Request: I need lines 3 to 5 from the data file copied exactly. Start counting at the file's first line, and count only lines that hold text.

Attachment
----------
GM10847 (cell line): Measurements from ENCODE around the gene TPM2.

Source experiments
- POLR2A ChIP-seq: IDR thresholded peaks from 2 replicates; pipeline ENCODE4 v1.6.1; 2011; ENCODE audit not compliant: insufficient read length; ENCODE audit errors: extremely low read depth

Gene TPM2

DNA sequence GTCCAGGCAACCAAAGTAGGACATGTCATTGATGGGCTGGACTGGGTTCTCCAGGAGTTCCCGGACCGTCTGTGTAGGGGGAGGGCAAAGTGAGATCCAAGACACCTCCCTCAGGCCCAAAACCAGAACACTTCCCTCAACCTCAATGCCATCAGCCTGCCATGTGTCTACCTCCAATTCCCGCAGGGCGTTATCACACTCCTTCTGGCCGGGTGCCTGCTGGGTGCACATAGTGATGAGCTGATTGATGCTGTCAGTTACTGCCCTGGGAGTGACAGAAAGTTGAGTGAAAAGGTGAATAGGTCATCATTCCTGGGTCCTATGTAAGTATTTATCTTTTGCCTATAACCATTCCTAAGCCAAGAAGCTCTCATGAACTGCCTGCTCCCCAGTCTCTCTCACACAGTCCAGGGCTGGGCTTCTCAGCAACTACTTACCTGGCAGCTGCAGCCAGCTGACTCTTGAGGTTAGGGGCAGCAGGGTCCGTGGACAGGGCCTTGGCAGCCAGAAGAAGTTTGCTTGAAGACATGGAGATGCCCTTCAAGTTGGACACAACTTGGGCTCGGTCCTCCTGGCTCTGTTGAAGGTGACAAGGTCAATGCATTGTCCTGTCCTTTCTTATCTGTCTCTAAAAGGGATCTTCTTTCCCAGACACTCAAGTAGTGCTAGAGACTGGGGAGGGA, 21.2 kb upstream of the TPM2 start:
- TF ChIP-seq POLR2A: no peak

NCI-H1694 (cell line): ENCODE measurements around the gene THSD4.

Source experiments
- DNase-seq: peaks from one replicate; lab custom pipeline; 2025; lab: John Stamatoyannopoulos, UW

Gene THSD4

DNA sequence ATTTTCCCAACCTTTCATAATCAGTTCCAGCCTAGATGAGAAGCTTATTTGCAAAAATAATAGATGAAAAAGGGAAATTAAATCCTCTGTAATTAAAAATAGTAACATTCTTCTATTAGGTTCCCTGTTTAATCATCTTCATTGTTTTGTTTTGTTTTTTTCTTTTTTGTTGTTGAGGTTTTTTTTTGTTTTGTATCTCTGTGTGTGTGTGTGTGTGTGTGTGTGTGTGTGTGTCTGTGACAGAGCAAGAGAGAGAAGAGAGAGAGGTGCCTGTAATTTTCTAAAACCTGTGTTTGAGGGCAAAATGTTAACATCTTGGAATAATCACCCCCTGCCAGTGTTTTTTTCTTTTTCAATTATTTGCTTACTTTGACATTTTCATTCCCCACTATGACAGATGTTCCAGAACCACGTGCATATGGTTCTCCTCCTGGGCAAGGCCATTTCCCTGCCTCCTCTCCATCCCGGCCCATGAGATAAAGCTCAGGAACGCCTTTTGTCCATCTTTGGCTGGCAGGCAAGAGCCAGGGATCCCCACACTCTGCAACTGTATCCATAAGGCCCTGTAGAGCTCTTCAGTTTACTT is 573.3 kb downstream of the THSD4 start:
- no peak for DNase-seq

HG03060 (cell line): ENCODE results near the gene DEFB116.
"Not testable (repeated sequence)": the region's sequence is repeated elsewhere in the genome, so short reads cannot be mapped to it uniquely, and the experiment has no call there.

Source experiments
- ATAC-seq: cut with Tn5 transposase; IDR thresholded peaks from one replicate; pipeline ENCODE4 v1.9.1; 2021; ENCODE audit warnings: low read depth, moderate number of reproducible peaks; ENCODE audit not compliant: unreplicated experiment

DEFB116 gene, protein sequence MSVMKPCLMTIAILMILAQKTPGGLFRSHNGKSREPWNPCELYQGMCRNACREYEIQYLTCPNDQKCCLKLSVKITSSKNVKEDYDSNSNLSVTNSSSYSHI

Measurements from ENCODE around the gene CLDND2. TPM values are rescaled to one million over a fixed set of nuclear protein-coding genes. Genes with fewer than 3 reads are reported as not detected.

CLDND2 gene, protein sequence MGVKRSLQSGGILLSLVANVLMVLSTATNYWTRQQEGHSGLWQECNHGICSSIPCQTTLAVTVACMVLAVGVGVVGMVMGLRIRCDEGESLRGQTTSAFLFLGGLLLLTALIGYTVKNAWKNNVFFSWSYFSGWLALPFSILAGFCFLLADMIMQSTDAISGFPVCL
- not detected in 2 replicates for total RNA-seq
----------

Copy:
- POLR2A ChIP-seq: IDR thresholded peaks from 2 replicates; pipeline ENCODE4 v1.6.1; 2011; ENCODE audit not compliant: insufficient read length; ENCODE audit errors: extremely low read depth

Gene TPM2

DNA sequence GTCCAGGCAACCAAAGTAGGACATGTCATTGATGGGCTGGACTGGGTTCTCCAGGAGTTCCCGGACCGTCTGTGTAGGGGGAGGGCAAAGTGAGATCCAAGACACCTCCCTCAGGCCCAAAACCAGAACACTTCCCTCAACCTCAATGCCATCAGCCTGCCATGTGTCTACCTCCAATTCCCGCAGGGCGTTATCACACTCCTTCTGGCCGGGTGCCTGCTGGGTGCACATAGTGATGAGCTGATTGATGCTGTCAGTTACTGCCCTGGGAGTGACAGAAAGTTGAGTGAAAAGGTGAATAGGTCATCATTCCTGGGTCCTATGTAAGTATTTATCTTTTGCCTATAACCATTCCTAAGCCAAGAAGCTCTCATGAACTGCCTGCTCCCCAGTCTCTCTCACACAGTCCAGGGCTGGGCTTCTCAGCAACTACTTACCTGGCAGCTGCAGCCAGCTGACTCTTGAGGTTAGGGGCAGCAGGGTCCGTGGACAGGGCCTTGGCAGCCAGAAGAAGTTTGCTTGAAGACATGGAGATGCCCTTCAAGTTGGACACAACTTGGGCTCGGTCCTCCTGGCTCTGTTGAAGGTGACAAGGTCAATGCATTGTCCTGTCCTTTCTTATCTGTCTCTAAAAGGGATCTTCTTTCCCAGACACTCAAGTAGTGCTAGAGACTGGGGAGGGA, 21.2 kb upstream of the TPM2 start: